A friend asked me yesterday what I thought about vegetarianism.
My response, having thought about it a bit (with another person), was close at hand – “I think it makes too much of sentience”, knowing that the sentience spectrum (or more particularly the assumed law/goal of not causing pain to anything sentient) is one of the main reasons why people decide to be vegetarian.
This post is not to explain why I think we can (hypocritical as it might sound) treat animals humanely (i.e., I support free-range initiatives) and still eat them, however. It is to shed new light (for me at least?) on the issue.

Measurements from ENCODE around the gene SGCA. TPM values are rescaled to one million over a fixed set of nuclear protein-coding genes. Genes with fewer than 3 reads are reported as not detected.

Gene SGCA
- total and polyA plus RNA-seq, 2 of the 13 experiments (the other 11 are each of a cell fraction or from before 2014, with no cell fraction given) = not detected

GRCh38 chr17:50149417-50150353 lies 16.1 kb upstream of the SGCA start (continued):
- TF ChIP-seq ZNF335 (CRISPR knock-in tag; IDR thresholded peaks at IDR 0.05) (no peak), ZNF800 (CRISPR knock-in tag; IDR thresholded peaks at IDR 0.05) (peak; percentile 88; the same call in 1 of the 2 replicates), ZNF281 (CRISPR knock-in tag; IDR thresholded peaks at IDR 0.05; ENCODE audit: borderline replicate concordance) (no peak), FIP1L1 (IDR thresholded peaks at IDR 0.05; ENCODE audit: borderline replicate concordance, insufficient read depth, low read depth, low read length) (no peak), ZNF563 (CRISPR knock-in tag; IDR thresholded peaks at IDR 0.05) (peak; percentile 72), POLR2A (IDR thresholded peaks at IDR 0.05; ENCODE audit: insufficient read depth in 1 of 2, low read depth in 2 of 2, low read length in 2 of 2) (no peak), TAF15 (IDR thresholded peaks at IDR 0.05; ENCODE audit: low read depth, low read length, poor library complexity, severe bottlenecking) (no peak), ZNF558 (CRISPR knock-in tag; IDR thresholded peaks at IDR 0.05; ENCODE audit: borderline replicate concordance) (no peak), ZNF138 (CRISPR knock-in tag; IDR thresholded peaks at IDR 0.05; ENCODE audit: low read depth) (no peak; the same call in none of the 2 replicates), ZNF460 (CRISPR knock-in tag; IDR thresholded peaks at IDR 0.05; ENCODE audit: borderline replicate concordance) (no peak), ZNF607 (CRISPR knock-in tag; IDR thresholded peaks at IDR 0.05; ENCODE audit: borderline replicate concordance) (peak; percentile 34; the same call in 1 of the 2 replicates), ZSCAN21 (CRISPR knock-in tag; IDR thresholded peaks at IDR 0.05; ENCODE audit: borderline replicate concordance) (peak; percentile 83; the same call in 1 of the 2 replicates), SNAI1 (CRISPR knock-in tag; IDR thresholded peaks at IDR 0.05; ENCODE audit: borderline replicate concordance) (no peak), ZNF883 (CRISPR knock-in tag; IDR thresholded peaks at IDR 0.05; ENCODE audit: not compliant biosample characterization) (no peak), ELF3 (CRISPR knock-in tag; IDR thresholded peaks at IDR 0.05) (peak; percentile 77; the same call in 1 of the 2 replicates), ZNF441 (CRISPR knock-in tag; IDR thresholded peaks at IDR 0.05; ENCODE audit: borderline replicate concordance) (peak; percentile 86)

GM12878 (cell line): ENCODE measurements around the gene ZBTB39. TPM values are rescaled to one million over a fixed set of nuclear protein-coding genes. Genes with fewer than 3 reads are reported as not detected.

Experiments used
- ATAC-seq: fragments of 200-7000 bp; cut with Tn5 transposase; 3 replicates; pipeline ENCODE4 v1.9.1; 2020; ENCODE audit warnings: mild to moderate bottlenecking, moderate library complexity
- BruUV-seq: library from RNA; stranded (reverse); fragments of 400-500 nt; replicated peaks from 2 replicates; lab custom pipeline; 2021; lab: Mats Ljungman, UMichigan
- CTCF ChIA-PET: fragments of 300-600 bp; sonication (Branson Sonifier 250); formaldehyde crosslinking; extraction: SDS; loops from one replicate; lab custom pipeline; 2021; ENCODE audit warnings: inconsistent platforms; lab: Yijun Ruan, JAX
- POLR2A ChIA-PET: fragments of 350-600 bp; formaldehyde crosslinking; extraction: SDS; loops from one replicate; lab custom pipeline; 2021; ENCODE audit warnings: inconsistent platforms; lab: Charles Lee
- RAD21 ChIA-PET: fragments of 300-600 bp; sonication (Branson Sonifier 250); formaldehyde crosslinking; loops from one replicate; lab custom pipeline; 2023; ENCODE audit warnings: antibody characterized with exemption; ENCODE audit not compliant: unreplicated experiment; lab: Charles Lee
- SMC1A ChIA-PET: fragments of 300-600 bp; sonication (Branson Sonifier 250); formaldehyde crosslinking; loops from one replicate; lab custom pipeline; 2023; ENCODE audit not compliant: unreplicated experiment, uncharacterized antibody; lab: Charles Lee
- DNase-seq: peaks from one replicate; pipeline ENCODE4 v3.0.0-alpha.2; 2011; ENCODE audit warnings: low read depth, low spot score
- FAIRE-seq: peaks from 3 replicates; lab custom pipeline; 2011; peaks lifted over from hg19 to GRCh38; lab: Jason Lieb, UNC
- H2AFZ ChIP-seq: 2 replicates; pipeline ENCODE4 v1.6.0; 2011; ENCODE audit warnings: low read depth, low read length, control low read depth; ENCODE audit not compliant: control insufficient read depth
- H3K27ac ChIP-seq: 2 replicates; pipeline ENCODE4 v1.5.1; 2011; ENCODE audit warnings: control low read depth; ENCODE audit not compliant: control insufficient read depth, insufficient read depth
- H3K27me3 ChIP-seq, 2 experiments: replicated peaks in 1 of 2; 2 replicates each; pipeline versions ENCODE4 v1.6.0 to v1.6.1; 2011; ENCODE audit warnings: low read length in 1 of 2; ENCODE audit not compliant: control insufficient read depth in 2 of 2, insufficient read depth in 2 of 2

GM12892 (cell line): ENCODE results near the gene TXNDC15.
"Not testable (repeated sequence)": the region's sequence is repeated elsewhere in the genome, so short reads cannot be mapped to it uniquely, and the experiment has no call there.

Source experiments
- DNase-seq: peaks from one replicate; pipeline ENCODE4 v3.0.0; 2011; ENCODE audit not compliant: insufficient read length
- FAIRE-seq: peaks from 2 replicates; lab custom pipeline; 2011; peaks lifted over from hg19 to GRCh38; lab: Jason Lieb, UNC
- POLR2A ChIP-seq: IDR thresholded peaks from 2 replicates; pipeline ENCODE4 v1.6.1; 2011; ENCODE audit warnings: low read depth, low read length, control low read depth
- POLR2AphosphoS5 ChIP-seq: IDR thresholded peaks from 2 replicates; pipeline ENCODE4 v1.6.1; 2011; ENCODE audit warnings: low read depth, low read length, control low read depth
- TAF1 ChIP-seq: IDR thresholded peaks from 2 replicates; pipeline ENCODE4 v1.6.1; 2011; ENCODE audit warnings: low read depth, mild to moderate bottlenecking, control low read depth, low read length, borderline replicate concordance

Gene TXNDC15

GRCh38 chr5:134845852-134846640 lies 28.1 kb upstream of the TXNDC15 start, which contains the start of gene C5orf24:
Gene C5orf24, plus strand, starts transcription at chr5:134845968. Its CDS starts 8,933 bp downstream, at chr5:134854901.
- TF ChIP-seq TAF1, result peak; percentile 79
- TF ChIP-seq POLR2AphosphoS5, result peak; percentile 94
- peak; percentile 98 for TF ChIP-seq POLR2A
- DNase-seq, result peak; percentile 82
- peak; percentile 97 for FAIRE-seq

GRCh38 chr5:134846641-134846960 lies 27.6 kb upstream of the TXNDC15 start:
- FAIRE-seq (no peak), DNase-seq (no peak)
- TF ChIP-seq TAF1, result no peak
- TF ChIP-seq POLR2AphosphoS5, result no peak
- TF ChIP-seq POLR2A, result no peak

((I’ve often said that if we can submit ourselves to a law that says ‘Don’t harm sentient things’, then why not extend this to ‘Don’t harm living things’? Main reason? Because we’d starve.))
Interestingly, and finally the point of this post, what if plants are sentient too!!?? Perhaps it depends on how we define sentience? I leave you with a post (in full – from here) I came across recently, and your own thinking on the matter:
R. Fischer says, “The relativity of our reference point can be demonstrated by taking a moving picture of a plant at one frame a minute and then speeding it up to thirty frames a second. The plant will appear to behave like an animal, clearly perceiving stimuli and reacting to them. Why, then, do we call it unconscious? To organisms which react 1800 times as quickly as we react, we might appear to be unconscious. They would in fact be justified in calling us unconscious, since we would not normally be conscious of their behavior.”